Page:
Senkrechter Auszug aus der Urzelle

Fritz Hartlauer, 1982/84

Fritz Hartlauer was interested in visualising the fundamental principles of organic and inanimate nature. To this purpose, he analysed the human being within its general context and developed what he called the primal cell system. The basic element of this primal cell is the square, whose shape can be clearly identified on this stele. Beyond this, a large number of individual geometric shapes are created by doubling and interlocking them. The smooth, shiny material of the cast aluminium plates emphasises the regularity and mathematical nature of this work, so that it stands in stark contrast to its natural surroundings.

Image Credits


Gudrun Danzer

Location on map


Universalmuseum Joanneum

Artist biography

Fritz Hartlauer

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About the sculpture

Fritz Hartlauer’s work occupies a unique position within modern Austrian art, with very few reference points. While most of the protagonists of modern Austrian art have remained attached to the abstraction of nature – ultimately to figuration – Hartlauer during the 1950s developed a purely abstract geometric system of order. In 1995, Peter Weibel revealed parallels to serial sculpture and the Minimal Art of the 1960s in Hartlauer’s work and pointed out certain scientific discoveries relating to the basic principles of formal growth in nature (chaos theory and fractals) that Hartlauer’s vanguard pieces effectively anticipated. 

Interestingly, Hartlauer came from a completely different background: he was interested in C. G. Jung’s model of archetypes, comparative religious studies and metaphysics. He was searching for a way to make the universal human frame of reference visible, together with the fundamental principles of organic and inanimate nature. The formal analysis and geometrisation of the human head led him to a dynamic-symmetrical system consisting of constructive basic elements, which he referred to as the “primal cell system” and expressed in drawings, reliefs and sculptures. The basic element of the “primal cell” is the square, from which the octagon and the cross derive when another square is placed over a corner.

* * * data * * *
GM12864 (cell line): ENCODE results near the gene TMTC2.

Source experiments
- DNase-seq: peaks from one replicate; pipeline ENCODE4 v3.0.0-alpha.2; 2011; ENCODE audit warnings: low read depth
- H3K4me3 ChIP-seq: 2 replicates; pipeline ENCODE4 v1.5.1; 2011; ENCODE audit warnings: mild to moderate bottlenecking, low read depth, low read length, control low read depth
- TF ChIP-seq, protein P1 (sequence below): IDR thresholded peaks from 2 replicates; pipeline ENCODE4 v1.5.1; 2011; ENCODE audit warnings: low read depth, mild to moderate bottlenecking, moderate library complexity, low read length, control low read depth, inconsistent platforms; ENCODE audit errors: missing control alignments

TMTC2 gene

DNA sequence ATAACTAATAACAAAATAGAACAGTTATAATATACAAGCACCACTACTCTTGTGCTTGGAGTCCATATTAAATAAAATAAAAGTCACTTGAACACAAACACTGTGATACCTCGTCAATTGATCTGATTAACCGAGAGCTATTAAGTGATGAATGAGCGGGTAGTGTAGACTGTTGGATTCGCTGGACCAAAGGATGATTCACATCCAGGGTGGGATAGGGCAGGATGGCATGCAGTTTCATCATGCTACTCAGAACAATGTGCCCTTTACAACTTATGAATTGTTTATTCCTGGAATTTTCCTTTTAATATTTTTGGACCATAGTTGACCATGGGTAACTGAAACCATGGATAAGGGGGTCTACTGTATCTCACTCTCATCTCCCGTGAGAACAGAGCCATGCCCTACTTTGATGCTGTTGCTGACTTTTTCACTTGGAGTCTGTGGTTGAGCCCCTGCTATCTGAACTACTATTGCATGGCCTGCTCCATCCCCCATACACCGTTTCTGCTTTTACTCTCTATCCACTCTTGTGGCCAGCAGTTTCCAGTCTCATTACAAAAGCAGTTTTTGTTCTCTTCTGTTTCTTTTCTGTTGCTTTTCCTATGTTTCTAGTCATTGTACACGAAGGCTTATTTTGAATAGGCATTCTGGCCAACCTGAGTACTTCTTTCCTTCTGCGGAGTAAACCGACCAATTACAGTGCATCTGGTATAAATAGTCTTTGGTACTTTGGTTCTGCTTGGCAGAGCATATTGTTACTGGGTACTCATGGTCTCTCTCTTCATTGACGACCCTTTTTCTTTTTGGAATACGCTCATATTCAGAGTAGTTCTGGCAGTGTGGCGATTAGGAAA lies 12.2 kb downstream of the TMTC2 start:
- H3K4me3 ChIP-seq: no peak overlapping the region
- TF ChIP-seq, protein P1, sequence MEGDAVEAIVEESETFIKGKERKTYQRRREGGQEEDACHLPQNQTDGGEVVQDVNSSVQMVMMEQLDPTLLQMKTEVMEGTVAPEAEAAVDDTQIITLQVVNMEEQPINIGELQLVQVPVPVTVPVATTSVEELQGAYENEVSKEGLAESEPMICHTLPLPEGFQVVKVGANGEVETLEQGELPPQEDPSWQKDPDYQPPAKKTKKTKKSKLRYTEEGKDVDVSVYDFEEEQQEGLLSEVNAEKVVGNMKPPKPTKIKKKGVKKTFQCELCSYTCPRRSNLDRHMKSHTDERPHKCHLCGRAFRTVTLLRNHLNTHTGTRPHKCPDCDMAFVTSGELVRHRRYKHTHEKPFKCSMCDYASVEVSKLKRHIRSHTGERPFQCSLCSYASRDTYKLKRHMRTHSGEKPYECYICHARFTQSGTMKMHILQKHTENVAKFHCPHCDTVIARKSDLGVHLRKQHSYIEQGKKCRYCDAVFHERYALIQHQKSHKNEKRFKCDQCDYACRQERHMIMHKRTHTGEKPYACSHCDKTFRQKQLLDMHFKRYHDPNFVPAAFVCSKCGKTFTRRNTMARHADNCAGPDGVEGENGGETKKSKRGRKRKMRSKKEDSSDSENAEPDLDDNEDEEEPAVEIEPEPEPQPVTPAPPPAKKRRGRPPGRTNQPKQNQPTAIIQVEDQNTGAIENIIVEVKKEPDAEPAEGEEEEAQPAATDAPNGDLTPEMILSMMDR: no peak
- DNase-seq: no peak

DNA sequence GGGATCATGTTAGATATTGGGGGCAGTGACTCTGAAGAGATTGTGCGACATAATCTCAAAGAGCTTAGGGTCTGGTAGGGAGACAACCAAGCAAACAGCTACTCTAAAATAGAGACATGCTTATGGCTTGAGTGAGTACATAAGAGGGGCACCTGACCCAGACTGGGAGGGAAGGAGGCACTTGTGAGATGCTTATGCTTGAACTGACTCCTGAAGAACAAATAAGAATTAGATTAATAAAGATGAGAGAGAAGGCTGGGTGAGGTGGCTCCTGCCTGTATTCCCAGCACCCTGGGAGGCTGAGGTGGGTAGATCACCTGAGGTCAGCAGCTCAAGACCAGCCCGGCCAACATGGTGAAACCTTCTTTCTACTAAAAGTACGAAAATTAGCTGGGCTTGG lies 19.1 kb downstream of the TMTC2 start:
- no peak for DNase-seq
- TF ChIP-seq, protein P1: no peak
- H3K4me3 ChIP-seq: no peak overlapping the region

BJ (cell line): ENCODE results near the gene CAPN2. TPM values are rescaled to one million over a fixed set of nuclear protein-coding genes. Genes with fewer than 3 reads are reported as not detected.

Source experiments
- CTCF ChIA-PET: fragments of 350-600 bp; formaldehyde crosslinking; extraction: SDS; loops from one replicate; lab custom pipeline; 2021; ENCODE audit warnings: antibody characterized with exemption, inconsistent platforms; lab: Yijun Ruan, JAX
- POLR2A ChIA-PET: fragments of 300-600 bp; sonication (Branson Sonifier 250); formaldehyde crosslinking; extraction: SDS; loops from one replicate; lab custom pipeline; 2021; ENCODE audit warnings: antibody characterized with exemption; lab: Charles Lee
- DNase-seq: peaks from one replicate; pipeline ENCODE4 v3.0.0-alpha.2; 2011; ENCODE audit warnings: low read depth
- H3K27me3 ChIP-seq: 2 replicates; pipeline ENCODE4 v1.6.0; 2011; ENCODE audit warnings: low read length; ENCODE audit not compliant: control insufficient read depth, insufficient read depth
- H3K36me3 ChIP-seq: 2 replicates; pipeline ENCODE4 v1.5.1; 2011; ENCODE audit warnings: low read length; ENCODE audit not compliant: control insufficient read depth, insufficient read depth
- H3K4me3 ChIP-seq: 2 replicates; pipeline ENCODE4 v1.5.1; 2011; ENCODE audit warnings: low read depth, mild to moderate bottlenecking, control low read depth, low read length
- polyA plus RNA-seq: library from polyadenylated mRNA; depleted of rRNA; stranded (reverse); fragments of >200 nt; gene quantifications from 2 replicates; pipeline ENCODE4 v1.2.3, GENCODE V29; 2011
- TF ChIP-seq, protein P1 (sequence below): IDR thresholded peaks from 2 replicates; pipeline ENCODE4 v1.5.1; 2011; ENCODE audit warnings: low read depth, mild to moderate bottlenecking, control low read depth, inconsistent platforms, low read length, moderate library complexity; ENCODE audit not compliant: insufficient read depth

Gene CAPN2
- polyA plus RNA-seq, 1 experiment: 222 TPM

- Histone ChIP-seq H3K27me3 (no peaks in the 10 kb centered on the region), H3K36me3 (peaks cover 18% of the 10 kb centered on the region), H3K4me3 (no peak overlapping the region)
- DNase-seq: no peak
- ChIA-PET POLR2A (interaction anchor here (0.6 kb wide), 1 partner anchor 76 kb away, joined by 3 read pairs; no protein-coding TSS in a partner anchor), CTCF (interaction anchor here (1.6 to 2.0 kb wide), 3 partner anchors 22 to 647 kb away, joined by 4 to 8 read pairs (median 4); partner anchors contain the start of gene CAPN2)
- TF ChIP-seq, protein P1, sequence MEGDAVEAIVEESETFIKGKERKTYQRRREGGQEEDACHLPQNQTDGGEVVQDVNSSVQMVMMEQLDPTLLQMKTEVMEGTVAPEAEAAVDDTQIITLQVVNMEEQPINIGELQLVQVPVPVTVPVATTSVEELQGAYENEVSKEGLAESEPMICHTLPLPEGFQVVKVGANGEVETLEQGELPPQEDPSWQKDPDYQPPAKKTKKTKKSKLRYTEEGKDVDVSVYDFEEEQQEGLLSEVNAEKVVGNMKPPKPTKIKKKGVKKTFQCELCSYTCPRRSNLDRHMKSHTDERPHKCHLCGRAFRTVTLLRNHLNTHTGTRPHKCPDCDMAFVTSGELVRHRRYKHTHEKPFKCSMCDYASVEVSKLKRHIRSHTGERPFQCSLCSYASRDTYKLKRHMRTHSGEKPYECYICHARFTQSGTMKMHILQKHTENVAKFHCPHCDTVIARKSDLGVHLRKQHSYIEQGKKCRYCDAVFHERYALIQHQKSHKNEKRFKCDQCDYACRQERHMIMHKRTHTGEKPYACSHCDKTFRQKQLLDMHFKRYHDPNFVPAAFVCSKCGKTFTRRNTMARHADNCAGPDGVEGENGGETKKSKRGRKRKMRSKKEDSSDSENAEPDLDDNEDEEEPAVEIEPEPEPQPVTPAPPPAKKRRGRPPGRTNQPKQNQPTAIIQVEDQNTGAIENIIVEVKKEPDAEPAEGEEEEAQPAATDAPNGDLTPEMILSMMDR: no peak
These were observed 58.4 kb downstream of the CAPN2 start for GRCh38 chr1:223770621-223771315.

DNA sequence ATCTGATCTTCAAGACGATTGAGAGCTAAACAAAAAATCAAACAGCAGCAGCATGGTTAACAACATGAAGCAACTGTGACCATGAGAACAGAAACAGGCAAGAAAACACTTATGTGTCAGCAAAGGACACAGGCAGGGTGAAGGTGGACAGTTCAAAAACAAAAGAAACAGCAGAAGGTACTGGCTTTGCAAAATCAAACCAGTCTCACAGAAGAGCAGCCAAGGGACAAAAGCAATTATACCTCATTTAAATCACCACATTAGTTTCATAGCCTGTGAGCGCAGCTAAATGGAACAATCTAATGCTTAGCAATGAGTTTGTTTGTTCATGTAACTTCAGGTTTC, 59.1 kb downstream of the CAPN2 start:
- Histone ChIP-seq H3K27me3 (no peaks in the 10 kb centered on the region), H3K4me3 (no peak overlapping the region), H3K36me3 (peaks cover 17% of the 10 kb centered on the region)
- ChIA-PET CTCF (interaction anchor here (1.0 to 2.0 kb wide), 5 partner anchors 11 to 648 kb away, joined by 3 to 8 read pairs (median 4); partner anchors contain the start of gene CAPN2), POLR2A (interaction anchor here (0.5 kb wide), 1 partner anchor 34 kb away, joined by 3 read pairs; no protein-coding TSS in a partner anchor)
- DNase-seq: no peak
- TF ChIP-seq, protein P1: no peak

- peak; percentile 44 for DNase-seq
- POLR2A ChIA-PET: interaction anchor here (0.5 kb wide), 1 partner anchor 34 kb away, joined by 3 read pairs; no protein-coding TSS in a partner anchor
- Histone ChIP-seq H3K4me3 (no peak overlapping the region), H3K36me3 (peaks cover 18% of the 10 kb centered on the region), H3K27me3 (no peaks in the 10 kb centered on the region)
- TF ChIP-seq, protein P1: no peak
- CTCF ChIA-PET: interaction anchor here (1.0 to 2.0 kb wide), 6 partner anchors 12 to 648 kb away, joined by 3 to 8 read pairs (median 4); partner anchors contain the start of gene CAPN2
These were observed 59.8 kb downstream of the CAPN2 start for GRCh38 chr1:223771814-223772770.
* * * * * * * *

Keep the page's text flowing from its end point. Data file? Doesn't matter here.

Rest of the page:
The stele “Senkrechter Auszug aus der Urzelle“ ("Vertical extract from the primal cell") is composed from four identical reliefs executed on rectangles that rest on their narrow end and together form a square base. An intricate network of lines produces a wealth of individual geometric shapes that derive from doubling and combining the basic elements. Moving upwards, the design disintegrates into smaller and smaller parts and becomes increasingly dense. The smooth, shiny material of the cast aluminium slabs adds to the regular, mathematical nature of this work, which is also emphasised by its natural surroundings.